VanLife Header

The Plan The Ceiling Fan Insulating the van Back Door Windows Driver's Desk Sub-Floor Mounting the Solar Panel Trunk and Bed Combo The Upper Deck Cabinets
Mid-Van Windows The Sink Dresser Storage The Office Desk Wall Paneling Peel-n-Stick Tile Floor Paneled Ceiling The Door Decor Extra Stuff



MaxxAir MaxFan $243  /  Dicor Lap Sealant $11  /  Dicor Buytl Tape $17

    It was HOT in here, even in March.  The sun heated the roof to the point where the ceiling was too hot to touch, and that radiated into the big closed box.  I needed ventilation.  I had had Maxx for a month already, so it was time to Get To It.

MaxxFan installed - DIY Van Conversion    So, it was on to Step One: installing the MaxxAir MaxxFan [see Gizmos/Fan].  I chose this particular fan because it was almost universally recommended as the best one on the market.  The fact that it had "Maxx" in the name was just a bonus.  This 10-speed fan, when connected, could serve as either intake or exhaust.  Sweet.  The catch -- you guessed it -- doing the actual installation. 

    I climbed up the tall backdoor ladder with a drill, a jigsaw, a tube of lap sealant, some butyl tape and my MaxxFan, and got to work.  A couple of YouTube videos had shown me the how-to’s, and it didn’t seem that hard, but there is something VERY daunting about cutting a hole in your vehicle, especially if, like me, you have never even held a jigsaw in your hand before.  The hole had to be a pretty precise 14” x 14” too.

    As instructed, I Sharpie-marked the square on the ceiling (i.e., inside) first, to make sure that I wouldn't be cutting anything that I didn't want to cut.  It was a good precaution but, really, there was nothing there to worry about.  My biggest worries were those long horizontal braces up topside.  As it turned out RAM had left a flat space about 16" x 16" right where I thought the fan should go. 

    To be honest, though, I probably thought the fan should go there because the flat space was there.

    Anyway, I took one last look at the unspoiled steel of the ceiling, and with a big "here goes nuthin" sigh, I drilled some small holes just inside the corners of the squares.  Then I went back and used my biggest drill bit on those same holes; these were the starter holes for the saw.  I could lower the jigsaw into one, fire the tool up, and just cut my way into where I had traced the same square on the roof (i.e., outside).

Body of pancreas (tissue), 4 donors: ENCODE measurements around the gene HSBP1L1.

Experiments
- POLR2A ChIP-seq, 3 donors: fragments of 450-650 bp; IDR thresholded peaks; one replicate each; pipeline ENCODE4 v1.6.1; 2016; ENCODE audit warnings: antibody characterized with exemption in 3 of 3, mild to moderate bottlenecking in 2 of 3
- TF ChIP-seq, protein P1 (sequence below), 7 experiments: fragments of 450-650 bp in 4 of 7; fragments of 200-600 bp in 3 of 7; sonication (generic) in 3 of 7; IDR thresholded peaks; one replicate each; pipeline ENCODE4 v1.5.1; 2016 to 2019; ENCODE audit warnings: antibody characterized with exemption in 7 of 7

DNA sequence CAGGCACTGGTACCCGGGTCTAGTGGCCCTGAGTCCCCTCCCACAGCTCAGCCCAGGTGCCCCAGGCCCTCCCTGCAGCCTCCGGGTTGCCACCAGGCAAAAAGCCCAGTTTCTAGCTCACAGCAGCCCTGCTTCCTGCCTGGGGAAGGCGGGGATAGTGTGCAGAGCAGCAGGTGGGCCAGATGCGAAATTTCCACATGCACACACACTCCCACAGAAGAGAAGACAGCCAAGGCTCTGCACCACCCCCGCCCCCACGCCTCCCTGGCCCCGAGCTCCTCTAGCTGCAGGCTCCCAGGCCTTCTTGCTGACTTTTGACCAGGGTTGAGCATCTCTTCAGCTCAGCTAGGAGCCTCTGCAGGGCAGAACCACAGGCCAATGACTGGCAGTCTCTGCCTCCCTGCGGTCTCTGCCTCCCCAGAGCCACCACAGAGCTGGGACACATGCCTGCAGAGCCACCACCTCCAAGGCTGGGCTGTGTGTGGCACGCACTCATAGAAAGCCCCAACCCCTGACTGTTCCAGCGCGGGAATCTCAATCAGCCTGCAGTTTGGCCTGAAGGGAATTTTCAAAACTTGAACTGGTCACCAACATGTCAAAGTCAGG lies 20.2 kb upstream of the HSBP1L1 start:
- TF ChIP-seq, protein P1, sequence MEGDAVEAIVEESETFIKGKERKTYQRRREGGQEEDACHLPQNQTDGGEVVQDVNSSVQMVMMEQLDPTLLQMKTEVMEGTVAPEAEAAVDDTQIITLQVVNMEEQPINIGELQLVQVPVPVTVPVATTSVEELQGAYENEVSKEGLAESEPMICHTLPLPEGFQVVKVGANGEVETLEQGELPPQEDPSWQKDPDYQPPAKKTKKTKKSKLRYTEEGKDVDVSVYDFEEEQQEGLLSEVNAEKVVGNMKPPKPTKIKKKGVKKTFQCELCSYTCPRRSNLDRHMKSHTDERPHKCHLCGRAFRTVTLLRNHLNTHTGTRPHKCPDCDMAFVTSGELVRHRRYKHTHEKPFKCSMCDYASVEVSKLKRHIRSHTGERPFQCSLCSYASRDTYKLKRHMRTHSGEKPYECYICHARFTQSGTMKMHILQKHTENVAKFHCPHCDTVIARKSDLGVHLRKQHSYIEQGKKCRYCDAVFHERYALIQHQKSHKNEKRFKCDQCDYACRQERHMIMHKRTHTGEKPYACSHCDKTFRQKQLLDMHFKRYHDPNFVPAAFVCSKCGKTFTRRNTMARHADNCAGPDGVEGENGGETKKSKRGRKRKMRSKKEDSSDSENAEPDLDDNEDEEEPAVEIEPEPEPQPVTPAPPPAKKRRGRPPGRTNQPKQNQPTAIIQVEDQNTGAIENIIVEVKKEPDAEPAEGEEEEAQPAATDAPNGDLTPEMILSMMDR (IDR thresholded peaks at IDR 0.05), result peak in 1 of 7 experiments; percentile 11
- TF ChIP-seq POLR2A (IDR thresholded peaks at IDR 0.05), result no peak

MaxxFan installed inside view    I was overly careful at first, and it wasn’t going too well.  The saw was very hard to control and there a coupld of zigs and zags that I was pretty sure were not part of the plan.  So, I decided to stop being a wuss and opened that jigger up full blast.  Good decision!  Instead of bucking and jamming, that sucker zipped down that line in short order, turned the corner, zipped, turned, zipped, turned, zipped and zingo-zammo, the hole was done, nice and tidy as you please.

    That “zipping” was loud as all get-out, of course, but once I high-geared the saw, I was done in about two minutes. 

    It took another 20 minutes or so to prep the hole with butyl tape, screw the fan in place, and gob it all down with Dicor lap sealant to waterproof it.

    And that was it!  Damn, was I freaking proud of myself!  Ha.

    Of course, I had no idea if it worked.  It’s DC powered and I did not have my AC/DC wiring in place yet.  But at least I could crank it open and let some of the heat out.

    Here are a few of videos I watched that were very helpful:

> Ray Outfitted.  The pride and joy of Mr. & Mrs. Oufitted, Ray gave an excellent demonstration of how simple the drilling and cutting process was.  I will say, though, that the actual jigsawing is MUCH LOUDER in person.

Mark Polk.  Mark replaced the fan in his RV with a MaxxFan, so I didn't get to see him cut, but it helpful for showing how to properly seal it.  The man loves his Dicor.  He was very thorough and his steady, level tone of voice is classic.

Adventures in a Back Pack.  Ace uses angle cutter instead of a drill to start his insertions on the roof of his Sprinter, which had the roof braces in the way.  He shows how he dealt with that.  I did not have that issue with the PM.

    I'm going to finish each page by asking: in retrospect, what would I have done differently.

    What would I have done differently?  (See?)  Nothing, really.  I hope I end up saying that a lot.  As far as the actual installation goes, it all went fine.  If I ever do another van project though, I'd get my DC power in place first so I could wire this up and make sure it did in fact, work -- before I sealed it in, and, yeah, even before I cut the damn hole.  As it worked out here, all was well, but I didn't know for months.